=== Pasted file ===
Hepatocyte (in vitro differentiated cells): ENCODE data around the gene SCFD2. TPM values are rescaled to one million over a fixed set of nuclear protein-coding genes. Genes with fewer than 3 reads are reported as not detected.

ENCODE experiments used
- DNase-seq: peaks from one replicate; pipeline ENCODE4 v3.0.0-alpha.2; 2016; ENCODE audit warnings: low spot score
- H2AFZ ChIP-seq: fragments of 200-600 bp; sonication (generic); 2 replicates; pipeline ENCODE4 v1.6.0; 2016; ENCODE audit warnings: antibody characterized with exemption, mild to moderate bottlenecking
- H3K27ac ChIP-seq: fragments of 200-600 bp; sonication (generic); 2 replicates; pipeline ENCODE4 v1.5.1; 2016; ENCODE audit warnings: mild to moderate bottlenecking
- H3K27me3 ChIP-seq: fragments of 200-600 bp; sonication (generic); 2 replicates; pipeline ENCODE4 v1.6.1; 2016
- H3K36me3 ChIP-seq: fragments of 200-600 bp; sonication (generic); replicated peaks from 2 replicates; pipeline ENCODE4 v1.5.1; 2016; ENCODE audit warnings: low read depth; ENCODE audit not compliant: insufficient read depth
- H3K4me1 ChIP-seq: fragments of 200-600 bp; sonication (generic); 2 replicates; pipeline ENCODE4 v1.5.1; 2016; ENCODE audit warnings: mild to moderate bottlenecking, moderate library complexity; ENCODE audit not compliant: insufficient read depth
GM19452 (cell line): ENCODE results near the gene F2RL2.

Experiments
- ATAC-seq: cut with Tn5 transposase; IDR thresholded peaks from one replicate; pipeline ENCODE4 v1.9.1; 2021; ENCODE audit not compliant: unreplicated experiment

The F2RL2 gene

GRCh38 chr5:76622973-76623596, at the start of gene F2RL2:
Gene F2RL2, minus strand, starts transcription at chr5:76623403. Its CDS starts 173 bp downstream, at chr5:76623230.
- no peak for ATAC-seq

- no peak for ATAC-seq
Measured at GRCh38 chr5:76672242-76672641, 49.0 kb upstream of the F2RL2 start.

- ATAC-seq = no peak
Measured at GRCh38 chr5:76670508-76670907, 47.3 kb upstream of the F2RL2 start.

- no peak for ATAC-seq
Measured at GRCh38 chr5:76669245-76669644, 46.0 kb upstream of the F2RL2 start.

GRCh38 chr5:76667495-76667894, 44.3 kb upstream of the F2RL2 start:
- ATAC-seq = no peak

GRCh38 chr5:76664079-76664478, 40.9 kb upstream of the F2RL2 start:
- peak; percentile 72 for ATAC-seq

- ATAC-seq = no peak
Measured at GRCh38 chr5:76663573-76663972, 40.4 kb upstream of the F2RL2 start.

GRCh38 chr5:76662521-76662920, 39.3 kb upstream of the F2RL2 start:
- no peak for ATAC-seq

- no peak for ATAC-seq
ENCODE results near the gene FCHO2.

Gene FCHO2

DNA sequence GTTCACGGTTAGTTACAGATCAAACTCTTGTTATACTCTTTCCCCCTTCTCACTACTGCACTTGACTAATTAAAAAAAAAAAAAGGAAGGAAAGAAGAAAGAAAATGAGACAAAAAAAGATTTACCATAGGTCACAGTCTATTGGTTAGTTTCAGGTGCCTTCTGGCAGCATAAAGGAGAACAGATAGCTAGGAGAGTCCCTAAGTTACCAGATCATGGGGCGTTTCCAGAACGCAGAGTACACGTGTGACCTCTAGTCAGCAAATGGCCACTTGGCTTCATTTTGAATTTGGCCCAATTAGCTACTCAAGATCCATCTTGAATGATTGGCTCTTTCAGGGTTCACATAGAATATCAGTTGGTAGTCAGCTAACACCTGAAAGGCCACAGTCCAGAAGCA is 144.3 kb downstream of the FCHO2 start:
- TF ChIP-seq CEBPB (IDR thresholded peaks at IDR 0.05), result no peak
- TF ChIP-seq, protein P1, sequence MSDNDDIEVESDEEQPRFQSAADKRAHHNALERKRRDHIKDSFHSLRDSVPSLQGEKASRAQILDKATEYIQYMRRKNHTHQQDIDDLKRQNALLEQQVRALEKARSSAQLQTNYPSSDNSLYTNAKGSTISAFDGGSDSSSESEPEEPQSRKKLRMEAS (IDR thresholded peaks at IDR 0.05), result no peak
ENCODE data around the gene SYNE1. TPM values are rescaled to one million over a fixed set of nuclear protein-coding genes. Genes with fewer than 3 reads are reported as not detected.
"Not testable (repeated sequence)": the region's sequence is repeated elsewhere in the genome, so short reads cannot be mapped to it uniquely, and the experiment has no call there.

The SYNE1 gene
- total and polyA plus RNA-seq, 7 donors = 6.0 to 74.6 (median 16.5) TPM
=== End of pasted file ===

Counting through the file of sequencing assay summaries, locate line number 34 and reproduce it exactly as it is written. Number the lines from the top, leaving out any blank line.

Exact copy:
- TF ChIP-seq CEBPB (IDR thresholded peaks at IDR 0.05), result no peak